Jacksonville Public Library
Florida Department of Health Duval County
New Town Success Zone
Lutheran Services of Florida
The Magnolia Project
Eight leaders graduated as part of the Fall 2016 cohort of the Make a Difference! Leadership Academy on November 17, the seventh class to finish the grassroots program, an initiative of the Healthy Start Coalition.
The goal of the Leadership Academy is to support the efforts of local residents to make changes in neighborhood factors that contribute to disparities in health and birth outcomes. The Academy trains individuals and assists them in the development of a Community Action Plan that outlines a specific project to move a community to action.
The graduating class selected a pilot program to assist families with their greatest self-identified challenges. Project 360 will work with at-risk families in the community to identify barriers and then assist those families for six months to help them achieve their goals. The group is currently testing the program with one family for the next six months, then will work to build sustainability so the pilot project can continue.
Melanie Lawson, Morning Show anchor on News 4 Jax and Coalition Board member, gave the keynote speech at the graduation. She encouraged the graduates to reach people on an emotional level to enact change.
It is the season of giving, and this year the Coalition is collecting new, donated items for families in need. Help us make sure every baby has a healthy start!
Ways you can help:
- Diapers and wipes
- Gift cards (gas cards and grocery cards)
- Household products: cleaning supplies, paper towels, toilet paper, etc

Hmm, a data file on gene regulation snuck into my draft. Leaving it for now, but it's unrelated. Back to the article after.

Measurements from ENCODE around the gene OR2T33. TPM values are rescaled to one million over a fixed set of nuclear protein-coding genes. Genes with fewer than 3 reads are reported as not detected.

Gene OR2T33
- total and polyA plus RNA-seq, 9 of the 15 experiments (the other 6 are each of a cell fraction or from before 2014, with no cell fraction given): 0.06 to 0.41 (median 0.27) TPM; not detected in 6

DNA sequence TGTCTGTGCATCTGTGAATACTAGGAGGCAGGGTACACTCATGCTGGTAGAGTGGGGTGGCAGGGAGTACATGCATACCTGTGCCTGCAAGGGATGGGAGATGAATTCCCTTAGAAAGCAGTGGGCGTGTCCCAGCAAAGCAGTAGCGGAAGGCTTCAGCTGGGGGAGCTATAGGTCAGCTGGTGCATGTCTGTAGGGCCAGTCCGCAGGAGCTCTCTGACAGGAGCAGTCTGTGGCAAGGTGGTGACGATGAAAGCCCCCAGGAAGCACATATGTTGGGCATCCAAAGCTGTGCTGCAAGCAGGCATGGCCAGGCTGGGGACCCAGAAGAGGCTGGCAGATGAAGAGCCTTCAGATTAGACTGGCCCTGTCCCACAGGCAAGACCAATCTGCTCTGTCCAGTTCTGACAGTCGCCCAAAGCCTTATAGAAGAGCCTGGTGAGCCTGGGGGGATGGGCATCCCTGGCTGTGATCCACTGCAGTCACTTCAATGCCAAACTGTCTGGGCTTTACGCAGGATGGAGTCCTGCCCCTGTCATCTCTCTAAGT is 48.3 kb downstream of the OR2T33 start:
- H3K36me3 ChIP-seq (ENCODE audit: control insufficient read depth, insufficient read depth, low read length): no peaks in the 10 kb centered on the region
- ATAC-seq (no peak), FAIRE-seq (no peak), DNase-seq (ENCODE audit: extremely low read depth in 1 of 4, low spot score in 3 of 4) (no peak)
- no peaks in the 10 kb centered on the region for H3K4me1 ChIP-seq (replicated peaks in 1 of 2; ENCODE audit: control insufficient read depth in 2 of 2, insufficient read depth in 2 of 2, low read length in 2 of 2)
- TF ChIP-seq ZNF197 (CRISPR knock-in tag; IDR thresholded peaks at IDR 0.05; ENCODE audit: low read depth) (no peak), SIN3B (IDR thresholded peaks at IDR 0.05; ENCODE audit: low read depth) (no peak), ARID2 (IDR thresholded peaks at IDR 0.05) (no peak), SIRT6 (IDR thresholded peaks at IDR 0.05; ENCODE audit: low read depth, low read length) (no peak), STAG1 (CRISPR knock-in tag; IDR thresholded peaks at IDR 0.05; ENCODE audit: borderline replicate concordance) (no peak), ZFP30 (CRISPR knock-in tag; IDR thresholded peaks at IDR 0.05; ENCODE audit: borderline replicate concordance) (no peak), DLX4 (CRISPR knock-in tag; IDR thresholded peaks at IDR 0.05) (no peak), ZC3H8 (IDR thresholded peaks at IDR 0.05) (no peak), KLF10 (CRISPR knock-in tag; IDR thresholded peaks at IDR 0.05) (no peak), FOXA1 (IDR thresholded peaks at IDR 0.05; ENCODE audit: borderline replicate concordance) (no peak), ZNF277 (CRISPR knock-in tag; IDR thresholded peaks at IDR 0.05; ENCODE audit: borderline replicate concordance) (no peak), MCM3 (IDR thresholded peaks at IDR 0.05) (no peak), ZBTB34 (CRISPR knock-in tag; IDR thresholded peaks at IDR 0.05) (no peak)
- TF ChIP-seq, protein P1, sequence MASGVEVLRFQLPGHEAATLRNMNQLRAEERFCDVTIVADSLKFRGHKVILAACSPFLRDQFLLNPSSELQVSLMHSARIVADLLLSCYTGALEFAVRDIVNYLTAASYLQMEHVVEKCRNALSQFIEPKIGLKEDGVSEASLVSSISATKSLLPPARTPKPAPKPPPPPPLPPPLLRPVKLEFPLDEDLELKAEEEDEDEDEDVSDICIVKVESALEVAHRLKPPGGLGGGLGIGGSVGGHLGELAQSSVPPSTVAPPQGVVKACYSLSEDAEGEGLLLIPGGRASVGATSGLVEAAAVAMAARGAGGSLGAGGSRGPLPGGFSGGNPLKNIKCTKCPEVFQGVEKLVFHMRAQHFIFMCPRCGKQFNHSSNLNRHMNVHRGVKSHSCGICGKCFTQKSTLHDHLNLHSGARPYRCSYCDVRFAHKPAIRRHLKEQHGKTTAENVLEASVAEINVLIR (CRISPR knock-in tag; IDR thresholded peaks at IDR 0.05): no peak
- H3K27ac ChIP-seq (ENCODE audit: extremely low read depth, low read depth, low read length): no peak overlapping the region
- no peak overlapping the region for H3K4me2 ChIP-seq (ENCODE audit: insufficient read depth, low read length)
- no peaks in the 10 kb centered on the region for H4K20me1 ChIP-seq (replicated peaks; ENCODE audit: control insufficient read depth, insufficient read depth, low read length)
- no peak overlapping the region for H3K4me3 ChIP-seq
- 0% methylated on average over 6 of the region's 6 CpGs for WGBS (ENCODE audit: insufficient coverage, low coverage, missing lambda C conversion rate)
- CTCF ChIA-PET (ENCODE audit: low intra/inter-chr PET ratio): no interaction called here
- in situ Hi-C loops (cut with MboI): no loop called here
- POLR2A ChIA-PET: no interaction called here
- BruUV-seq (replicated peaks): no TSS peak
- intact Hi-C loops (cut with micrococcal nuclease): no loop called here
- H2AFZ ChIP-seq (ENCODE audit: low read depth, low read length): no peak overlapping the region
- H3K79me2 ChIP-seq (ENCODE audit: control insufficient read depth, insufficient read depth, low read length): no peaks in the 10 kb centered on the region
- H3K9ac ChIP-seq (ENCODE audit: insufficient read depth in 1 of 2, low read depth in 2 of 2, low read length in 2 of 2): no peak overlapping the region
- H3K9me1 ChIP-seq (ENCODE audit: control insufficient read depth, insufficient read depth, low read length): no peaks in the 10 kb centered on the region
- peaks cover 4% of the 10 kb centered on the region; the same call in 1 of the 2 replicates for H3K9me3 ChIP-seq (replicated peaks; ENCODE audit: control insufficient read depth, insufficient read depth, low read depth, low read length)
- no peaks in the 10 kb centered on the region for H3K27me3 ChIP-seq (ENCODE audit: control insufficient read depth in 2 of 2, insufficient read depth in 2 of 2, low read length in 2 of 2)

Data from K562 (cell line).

- Pack N Plays- new
- JTA bus passes
- Monetary donations to the Coalition
For more information on how to donate contact Jerail Fennell at 904-723-5422 x127 or email@example.com.
We work hard every day to make sure every baby in Northeast Florida has a healthy start in life. Join the movement!
Sue Seepersaud is a graduate student in nursing at the University of Maryland. She completed her practicum with the Coalition in the fall of 2016, spending time with each program and assisting with a marketing campaign around safe sleep practices. She shares her experience as a nurse and new mom.
As a student in a Public Health Nursing Master’s program, I was very excited when I learned that I would be doing my practicum with the Northeast Florida Healthy Start Coalition. I was familiar with the organization but was unaware of all the benefits and services they offered. I was also a new mother with an eight-month-old baby girl, so being able to work with individuals who had a passion for improving the health of babies, women and families would make the experience an even better one.